SHARKS are making their way up river because of the drought claimed long-time residents of the Shoalhaven and the NSW Fisheries Depart-ment.
A letter to the South Coast Register in December last year alerted readers to the fact that the Shoalhaven River is not shark-free as many may have thought.
And his warning was confirmed this week by the NSW Fisheries Department and the MacDonald Aerial Patrol which is responsible for alerting swimmers to the danger of sharks along our coastline.
Claude Bird of North Nowra won't ever swim in the Shoalhaven River. He's seen far too many sharks since he started fishing here in 1946.
"It's true, I've seen quite a few sharks in the River. Particularly in the canal," he said.
"In fact I've caught some, one being a bronze whaler between five and six foot in length, while I was fishing for Jew fish.
"That was a long time ago though. But it wasn't that long ago that I caught about five fiddler sharks near the paper mill.
"I haven't seen any really big sharks up near the Bridge for donkey's years.
"When I was younger I lived on the Parramatta River and a lot of dogs used to get knocked off by sharks.
"I see kids diving off the rocks into the Shoalhaven River now, swimming with their dogs. Somebody should warn them, or at least make them aware that there are sharks here.
"I tell you what, you wouldn't get me in the river."
Mr Bird said he remembers a frightening experience fishing for bream from his boat in the river at night.
"I caught a fish and as I started to reel it in, the water just lit up with phosphorus and a five-foot school shark took my fish," he said.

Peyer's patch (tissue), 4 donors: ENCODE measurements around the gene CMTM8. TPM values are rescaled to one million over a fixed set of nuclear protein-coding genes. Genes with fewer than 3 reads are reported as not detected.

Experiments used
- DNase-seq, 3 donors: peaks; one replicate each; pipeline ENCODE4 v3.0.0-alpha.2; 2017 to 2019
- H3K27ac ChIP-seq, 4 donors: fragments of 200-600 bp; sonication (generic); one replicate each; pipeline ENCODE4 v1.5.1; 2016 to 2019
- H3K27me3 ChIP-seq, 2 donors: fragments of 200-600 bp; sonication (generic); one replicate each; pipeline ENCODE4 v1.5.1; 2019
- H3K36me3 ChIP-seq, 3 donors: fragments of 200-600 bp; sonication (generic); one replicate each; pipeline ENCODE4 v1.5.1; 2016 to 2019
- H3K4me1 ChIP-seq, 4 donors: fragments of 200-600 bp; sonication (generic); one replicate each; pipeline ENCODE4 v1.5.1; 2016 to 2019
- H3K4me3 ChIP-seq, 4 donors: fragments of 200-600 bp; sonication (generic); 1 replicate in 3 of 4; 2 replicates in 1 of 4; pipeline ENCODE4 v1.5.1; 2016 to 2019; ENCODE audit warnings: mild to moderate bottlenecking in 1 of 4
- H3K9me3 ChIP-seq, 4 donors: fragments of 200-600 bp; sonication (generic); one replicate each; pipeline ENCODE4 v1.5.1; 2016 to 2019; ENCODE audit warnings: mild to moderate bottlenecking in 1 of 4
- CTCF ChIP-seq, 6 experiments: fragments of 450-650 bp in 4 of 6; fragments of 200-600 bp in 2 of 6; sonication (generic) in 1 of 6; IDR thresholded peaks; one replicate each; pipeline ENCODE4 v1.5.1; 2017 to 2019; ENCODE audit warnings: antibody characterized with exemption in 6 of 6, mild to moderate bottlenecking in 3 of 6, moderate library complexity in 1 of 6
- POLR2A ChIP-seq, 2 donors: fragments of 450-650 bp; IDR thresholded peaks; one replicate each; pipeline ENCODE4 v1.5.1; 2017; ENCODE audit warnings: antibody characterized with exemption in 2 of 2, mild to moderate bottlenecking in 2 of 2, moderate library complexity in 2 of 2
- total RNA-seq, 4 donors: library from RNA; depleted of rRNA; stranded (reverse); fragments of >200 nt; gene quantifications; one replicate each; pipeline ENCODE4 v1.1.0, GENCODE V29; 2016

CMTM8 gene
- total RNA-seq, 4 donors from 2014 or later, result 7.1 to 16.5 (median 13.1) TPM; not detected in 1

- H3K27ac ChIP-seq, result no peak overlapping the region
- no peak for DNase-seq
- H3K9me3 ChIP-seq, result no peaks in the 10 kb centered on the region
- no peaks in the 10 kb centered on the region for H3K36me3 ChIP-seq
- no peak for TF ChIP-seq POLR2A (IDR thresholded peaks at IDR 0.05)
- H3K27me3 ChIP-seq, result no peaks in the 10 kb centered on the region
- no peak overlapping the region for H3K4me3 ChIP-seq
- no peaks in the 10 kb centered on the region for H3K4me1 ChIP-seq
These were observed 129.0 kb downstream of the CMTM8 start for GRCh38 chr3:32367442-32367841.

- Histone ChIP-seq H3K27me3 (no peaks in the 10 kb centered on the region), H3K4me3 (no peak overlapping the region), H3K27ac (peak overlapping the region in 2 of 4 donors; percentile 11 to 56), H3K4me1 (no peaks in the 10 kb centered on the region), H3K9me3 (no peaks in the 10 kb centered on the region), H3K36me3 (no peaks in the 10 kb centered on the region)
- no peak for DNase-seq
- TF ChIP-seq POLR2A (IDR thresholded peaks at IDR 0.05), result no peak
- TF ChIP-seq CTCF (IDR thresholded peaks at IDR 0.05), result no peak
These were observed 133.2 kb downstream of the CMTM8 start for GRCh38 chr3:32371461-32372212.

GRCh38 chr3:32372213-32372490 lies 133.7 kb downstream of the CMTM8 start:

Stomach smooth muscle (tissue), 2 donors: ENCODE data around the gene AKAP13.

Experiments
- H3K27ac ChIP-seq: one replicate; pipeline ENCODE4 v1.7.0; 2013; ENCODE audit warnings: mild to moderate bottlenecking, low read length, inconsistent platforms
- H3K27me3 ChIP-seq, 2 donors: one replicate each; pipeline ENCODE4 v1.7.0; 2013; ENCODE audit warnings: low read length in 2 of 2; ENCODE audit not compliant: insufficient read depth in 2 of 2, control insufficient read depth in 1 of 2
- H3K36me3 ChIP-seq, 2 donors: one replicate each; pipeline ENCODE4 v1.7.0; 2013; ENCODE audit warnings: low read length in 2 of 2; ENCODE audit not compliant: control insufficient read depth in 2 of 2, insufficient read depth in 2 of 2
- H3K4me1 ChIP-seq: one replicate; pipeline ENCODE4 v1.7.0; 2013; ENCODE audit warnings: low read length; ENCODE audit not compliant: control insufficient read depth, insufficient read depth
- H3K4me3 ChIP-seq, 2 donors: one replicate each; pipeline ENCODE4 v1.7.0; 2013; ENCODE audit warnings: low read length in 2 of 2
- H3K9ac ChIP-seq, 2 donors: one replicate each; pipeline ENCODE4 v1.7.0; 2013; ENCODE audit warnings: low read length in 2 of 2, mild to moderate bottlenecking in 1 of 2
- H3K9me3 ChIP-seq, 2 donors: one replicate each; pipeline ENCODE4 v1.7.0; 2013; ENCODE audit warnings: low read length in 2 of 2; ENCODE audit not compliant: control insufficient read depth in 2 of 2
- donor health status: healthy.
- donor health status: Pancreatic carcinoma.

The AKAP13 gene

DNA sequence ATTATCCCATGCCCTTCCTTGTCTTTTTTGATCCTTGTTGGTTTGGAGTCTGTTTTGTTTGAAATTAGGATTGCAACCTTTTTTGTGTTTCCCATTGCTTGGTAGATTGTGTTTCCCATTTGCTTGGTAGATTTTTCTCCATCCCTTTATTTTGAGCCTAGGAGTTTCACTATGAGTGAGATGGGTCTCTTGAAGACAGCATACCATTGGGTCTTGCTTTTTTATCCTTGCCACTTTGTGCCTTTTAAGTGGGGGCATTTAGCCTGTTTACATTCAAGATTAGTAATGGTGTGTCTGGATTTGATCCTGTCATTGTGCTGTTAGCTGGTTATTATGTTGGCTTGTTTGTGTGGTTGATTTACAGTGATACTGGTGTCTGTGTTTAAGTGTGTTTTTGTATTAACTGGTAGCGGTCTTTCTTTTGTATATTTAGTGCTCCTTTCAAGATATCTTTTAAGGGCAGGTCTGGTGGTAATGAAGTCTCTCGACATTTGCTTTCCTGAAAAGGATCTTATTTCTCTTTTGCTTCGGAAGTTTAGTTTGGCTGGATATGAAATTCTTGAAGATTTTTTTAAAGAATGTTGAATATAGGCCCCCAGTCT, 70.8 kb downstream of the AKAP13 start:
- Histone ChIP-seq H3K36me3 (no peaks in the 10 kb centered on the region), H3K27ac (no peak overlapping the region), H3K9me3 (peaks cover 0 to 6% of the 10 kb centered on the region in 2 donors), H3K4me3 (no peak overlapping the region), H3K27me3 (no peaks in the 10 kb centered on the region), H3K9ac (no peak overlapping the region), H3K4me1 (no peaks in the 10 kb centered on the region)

"Years ago I was fishing with friends down near Comerong Island and we saw a big bronze whaler only a few feet off the bank, just cruising along."
Mr Bird said he believes the drought has allowed salt water to move further up the river, drawing the sharks in.
With more than 70 years plying the Shoalhaven River, Charlie Weir is well aware of the shark situation.
In fact, Mr Weir said he used to catch grey nurse sharks up to eight foot long as far inland as Riversdale.
"When I was about 13 years old, my dad was running a cargo boat servicing the farms along the river. He told me of a shark estimated to be about 14-feet long that was caught up off Young's Island, near Bundanon.
"You seldom see them now. You might see a three footer around Greenwell Point and up as far as Broughton Creek."
Mr Weir said large sharks aren't making their way up the river now because the waters are silting up and there are too many boats.
"For sharks the river is now like a person walking into a swarm of bees with the number of boats around."
Manager of the McDonalds Aerial Patrol, Harry Mitchell, has seen his fair share of sharks.
Flying along the coast every weekend over summer, he said one of the most popular places he and other pilots see sharks is in the mouths of the region's estuaries.
"We see sharks practically every weekend," he said.
"We often see them at the mouths of rivers, feeding and basking in the sun.
Mr Mitchell said hammerhead sharks are the most commonly seen shark in the Shoalhaven.
"Sharks go up river to pursue fish and sometimes when they're giving birth," Mr Mitchell said.
"It's an ideal environment for them to train their young to pursue food.
"In Sydney they're finding sharks up past Parramatta and I have heard people finding them up to 30kms inland near Newcastle."
A spokesperson for NSW Fisheries said some shark species, such as the bull shark, can tolerate freshwater conditions and are regular visitors to the upper reaches of our estuaries.
"Whilst shark attacks in the State's estuaries are extremely rare, all care should be taken," the spokesperson said.
"The current dry conditions mean that many saltwater species are found further up the river than normal. Sharks will follow these fish to feed.
"Whilst there are no recent records of fatal shark attacks in our rivers, swimmers should nevertheless be aware of this potential danger."